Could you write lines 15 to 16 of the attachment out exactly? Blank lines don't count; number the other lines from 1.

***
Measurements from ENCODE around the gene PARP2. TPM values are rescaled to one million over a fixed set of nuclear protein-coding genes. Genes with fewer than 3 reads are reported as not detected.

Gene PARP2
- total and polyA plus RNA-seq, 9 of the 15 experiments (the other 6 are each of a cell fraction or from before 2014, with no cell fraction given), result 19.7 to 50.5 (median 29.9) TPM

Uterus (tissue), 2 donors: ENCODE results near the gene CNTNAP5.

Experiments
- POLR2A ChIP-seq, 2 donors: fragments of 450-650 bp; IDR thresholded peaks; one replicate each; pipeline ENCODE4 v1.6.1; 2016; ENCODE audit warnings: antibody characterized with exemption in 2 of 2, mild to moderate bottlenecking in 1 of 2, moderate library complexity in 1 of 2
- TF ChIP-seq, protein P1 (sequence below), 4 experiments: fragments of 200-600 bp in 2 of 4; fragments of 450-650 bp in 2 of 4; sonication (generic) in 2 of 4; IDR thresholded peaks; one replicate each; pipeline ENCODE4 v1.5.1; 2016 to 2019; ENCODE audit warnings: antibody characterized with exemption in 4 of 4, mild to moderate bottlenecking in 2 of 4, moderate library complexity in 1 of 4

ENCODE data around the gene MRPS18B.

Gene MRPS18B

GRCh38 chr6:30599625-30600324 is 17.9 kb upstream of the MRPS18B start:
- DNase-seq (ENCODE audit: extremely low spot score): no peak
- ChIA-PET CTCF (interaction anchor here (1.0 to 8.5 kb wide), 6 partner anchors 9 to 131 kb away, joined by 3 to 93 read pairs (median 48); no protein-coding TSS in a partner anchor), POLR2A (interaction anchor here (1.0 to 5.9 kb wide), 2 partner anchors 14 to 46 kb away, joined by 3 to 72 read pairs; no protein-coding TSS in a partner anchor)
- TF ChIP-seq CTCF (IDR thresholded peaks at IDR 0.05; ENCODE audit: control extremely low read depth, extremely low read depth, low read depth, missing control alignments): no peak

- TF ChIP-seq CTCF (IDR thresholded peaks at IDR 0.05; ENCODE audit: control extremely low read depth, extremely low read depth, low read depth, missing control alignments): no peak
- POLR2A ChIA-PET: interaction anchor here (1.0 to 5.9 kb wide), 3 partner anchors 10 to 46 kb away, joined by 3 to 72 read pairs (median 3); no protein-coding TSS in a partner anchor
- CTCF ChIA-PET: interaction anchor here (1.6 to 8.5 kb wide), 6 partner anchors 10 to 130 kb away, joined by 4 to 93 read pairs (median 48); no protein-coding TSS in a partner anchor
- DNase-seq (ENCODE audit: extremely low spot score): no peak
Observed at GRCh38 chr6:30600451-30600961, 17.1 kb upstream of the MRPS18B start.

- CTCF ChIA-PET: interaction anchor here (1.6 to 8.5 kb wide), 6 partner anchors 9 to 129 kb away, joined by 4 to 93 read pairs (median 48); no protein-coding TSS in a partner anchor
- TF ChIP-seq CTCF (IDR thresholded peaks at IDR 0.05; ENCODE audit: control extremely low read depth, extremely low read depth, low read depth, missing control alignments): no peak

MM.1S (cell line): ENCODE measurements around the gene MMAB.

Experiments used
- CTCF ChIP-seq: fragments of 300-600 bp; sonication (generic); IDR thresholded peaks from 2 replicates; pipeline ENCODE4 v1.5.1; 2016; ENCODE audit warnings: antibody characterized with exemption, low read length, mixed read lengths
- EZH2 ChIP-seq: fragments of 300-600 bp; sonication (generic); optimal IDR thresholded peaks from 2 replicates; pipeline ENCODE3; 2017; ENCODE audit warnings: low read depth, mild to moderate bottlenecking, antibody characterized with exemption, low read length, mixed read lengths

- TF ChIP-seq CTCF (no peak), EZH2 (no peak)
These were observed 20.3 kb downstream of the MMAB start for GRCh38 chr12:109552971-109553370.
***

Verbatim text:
- POLR2A ChIA-PET: interaction anchor here (1.0 to 5.9 kb wide), 3 partner anchors 10 to 46 kb away, joined by 3 to 72 read pairs (median 3); no protein-coding TSS in a partner anchor
- CTCF ChIA-PET: interaction anchor here (1.6 to 8.5 kb wide), 6 partner anchors 10 to 130 kb away, joined by 4 to 93 read pairs (median 48); no protein-coding TSS in a partner anchor